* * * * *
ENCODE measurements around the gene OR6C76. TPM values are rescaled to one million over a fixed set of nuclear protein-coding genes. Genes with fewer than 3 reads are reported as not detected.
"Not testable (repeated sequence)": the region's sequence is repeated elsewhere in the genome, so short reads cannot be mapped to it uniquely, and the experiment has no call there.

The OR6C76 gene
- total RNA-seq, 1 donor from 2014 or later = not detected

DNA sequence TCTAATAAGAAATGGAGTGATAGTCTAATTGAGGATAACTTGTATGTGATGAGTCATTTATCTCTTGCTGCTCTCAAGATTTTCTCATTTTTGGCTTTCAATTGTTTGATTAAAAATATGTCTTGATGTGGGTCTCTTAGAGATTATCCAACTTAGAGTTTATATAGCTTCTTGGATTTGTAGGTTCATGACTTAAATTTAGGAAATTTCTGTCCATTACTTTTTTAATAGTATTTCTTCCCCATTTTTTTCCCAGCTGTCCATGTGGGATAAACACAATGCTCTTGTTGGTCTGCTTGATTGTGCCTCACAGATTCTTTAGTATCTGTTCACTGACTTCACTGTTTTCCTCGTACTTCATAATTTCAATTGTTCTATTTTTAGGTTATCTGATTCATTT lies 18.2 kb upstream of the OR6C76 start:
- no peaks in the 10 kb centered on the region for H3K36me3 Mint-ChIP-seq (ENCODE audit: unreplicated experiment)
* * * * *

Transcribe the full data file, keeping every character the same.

ENCODE measurements around the gene OR6C76. TPM values are rescaled to one million over a fixed set of nuclear protein-coding genes. Genes with fewer than 3 reads are reported as not detected.
"Not testable (repeated sequence)": the region's sequence is repeated elsewhere in the genome, so short reads cannot be mapped to it uniquely, and the experiment has no call there.

The OR6C76 gene
- total RNA-seq, 1 donor from 2014 or later = not detected

DNA sequence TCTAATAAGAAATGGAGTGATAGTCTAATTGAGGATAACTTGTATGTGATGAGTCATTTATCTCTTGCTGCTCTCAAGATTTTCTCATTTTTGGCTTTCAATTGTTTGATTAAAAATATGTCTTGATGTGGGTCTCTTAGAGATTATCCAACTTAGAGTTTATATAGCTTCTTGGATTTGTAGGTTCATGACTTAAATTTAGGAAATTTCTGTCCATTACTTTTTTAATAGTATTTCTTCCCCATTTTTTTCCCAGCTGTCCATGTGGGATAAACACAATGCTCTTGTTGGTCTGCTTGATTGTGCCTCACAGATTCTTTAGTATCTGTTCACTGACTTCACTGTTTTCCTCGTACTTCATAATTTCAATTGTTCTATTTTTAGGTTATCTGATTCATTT lies 18.2 kb upstream of the OR6C76 start:
- no peaks in the 10 kb centered on the region for H3K36me3 Mint-ChIP-seq (ENCODE audit: unreplicated experiment)